The outcome of the British vote to leave or remain in the European Union (EU) will be known in Australia around 2pm tomorrow.
Since becoming a member of the EU in 1973, Britain’s relationship with Europe has been fraught. The “remain” camp has focused on the positives to trade and investment of maintaining EU membership. And the “pro-Brexiters” have concentrated on the perceived loss of sovereignty, undue regulation and lack of immigration controls that this brings.
Brexit would bring extreme short-term volatility…
In the short-term, Brexit would lead to turmoil in the UK and global financial markets. In the worst-case scenario, it may precipitate another financial crisis.
With a debt mountain piling up in China even as growth slows, and the developed world struggling to generate growth despite record-low interest rates, the global economy is fragile. Last week, the US Federal Reserve cited the uncertainty around Brexit as one reason for leaving interest rates unchanged.
The effect will be most keenly felt in the foreign exchange market. The trade-weighted-index for the British pound has depreciated by 6.5 per cent this year, and currently appears to be moving in step with Brexit polling.
US investor George Soros, who famously “broke” the Bank of England during the 1992 European Exchange Rate Mechanism “Black Wednesday” crisis, suggests Brexit would cause a Sterling devaluation of at least 15 per cent.
… and longer term uncertainty
The long-term effects of Brexit are uncertain. Much will depend on the negotiations between the EU and UK surrounding the conditions of exit. This could take years.
Since around half of UK trade is with the EU, it is likely that the government will seek to follow the example of Norway and Switzerland in retaining the benefits of a free trade zone without EU membership – however, this is far from guaranteed. Norwegian Prime Minister Erna Solberg suggested that Britons won’t like this since “Brussels will decide without the Brits being able to participate in the decision-making”.
Crucially, this uncertainty will mean that business decisions are deferred and investment delayed. This may result in many firms deciding to take their operations elsewhere. The Bank of England has suggested that Brexit will stoke inflation and raise unemployment, potentially tipping the UK into recession.
Of greater concern are the potentially increased geopolitical risks if other countries follow Britain’s lead and seek to leave the EU. The Eurosceptic political parties of the far-right have surged in popularity in recent years, and would surely push for their own countries to exit. This could mean a disintegration of the EU.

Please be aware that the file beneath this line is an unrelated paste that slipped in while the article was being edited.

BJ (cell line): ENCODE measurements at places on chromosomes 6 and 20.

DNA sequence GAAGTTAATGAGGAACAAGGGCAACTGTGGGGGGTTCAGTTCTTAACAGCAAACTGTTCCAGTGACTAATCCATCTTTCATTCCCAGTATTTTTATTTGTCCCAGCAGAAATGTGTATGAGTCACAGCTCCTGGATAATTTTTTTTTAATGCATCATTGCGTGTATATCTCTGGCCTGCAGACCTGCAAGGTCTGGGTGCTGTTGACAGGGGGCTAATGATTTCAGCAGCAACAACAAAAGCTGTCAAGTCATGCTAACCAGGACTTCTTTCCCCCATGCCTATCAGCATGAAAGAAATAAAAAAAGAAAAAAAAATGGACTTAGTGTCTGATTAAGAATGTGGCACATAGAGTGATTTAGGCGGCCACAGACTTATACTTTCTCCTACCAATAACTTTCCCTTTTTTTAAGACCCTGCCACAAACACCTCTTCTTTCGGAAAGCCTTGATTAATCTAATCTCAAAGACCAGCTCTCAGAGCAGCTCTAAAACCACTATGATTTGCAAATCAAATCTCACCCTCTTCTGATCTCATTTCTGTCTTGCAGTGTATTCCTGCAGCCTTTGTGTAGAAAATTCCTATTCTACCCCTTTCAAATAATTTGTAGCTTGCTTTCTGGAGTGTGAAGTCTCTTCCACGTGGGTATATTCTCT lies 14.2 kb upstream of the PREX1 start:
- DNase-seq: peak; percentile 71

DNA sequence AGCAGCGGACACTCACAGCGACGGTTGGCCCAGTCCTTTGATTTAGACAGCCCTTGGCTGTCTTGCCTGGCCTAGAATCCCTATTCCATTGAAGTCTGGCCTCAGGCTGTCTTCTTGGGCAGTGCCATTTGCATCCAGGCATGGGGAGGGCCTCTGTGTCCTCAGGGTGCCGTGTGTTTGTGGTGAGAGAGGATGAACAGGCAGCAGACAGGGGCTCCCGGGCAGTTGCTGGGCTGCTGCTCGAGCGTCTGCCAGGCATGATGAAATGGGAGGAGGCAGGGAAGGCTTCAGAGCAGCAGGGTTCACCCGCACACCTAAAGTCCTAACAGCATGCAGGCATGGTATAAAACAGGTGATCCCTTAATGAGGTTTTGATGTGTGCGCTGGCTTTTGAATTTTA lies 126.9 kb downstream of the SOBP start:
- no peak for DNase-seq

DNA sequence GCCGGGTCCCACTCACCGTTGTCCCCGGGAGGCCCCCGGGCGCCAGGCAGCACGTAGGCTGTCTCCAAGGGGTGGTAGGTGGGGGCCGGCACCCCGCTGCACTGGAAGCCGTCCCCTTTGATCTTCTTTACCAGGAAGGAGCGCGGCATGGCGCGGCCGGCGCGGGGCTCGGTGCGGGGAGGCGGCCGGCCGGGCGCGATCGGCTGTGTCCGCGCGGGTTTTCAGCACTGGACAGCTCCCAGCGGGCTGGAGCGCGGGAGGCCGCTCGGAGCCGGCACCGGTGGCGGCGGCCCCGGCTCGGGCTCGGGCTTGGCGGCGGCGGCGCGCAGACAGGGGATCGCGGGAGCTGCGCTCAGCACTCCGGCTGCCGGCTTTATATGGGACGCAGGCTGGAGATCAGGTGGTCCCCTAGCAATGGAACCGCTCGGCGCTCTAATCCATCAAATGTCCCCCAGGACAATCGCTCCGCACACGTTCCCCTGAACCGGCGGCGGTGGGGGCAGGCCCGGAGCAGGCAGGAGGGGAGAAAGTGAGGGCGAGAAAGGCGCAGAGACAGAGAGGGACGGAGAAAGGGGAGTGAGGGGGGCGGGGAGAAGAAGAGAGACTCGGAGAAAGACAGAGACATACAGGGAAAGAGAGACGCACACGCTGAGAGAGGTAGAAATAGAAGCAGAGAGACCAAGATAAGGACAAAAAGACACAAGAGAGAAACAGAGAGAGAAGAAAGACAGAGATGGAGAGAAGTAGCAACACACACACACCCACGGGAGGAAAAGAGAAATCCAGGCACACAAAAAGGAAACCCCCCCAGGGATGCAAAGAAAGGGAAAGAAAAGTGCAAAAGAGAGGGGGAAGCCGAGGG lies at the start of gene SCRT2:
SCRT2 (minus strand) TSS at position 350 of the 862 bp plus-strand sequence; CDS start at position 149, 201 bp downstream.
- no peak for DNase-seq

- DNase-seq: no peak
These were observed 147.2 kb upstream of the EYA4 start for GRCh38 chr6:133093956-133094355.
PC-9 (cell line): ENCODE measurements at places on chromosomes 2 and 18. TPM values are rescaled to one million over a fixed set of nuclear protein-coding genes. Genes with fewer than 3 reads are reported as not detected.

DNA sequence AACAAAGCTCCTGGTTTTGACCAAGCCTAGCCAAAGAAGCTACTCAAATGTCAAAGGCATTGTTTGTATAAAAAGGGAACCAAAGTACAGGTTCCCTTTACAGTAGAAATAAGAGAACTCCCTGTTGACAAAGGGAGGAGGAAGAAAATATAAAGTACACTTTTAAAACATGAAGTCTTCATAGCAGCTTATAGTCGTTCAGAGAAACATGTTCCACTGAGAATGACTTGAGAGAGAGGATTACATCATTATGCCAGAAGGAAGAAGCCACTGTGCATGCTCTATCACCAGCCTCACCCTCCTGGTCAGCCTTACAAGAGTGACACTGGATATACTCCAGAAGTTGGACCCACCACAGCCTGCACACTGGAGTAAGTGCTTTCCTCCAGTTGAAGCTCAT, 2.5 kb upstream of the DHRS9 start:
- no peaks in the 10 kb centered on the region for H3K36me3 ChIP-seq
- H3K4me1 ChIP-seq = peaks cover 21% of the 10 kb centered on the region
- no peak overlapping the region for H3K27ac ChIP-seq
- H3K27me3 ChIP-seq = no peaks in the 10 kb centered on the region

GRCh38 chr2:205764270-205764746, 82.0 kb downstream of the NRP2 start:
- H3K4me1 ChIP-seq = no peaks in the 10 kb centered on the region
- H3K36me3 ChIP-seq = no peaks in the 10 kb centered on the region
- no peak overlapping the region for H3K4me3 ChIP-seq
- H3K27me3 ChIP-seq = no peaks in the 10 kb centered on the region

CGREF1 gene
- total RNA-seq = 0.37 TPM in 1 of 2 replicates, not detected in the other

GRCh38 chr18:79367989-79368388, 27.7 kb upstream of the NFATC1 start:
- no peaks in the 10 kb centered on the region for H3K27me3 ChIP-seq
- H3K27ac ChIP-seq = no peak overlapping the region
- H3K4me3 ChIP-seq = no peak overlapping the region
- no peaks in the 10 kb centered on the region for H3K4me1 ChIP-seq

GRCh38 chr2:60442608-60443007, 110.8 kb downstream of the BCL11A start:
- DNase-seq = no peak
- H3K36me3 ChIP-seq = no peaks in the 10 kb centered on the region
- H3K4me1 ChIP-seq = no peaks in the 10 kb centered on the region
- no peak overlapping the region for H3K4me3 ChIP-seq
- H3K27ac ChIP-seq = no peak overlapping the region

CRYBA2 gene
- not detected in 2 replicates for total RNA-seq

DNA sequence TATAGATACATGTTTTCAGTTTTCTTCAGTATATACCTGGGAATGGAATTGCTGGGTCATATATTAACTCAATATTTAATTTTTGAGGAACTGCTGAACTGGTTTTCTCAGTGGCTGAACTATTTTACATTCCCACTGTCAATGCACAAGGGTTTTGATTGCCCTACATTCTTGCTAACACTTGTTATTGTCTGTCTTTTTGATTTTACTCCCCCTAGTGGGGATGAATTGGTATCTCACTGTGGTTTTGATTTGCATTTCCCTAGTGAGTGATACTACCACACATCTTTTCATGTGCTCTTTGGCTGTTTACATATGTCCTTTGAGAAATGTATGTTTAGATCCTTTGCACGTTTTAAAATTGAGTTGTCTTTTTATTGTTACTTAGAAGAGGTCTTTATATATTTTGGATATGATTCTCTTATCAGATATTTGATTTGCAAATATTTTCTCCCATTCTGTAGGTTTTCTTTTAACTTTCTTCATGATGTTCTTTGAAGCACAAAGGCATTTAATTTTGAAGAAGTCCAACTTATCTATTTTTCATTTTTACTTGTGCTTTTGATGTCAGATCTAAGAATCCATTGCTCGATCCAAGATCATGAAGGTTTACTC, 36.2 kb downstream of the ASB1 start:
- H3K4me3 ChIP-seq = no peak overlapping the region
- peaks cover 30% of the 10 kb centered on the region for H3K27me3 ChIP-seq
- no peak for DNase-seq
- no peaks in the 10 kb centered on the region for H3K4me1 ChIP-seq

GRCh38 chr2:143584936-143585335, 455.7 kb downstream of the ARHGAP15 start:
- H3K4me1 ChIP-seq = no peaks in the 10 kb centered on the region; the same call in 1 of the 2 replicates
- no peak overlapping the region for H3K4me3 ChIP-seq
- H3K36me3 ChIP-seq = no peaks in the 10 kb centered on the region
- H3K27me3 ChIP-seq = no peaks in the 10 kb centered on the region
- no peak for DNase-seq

Consequences for Australia
As they are closely linked, turmoil on offshore markets will likely have a large impact on Australian markets.
Australian stock markets and the Australian dollar tend to decline sharply as uncertainty increases and investors adopt a “risk-off” mentality. Bond yields will also head even lower as investors engage in a “flight to quality”.
If financial markets seize up, as they did in 2008, then the big Australian banks will find it difficult to secure the vast amounts of offshore funding that they require – share prices will fall sharply and government guarantees will be called for again. The one bright spot could be the stock price of gold mining firms if gold surges as a result of its “safe haven” status as it did in 2008.
A fall in the pound would have negative consequences for the many Australians (such as myself) who have pensions and other assets in the UK. And the spending power of British tourists (last year more than 700,000 of them arrived in Australia) would be lowered.
In the longer term, it is likely that a shaky global economy will severely affect Australia’s trade. Exports have been a key driver of recent GDP growth, so this could have severe ramifications for employment and economic growth. Recall that commodity prices sank quickly in 2008, and also that the UK is still Australia’s 7th largest trade partner.
As with the majority of governments, the lack of desire in promoting structural change means that Australia’s fiscal position provides little comfort in the ability to stimulate growth. A repeat of 2008-09 when Australia avoided recession is unlikely to be avoided.
Not for the fainthearted
Of course, Brexit is far from certain to occur. If the bookmakers are correct (and they have form) and Britain remains in the EU, we should see a rosier picture develop. At least in the short-term, a “relief rally” would likely see global stock markets surge higher along with the British pound (and the Australian dollar).
This “binary” effect, where prices are expected to advance/decline sharply, is one reason why investment in financial markets is certainly not for the fainthearted right now.
In the longer-term, a resolution to the UK’s position in Europe will do little to change the developing situation in China, or the re-balancing of Australia’s economy in the aftermath of the mining boom.
Lee Smales is a senior lecturer, Finance, at Curtin University. This article was first published on The Conversation.
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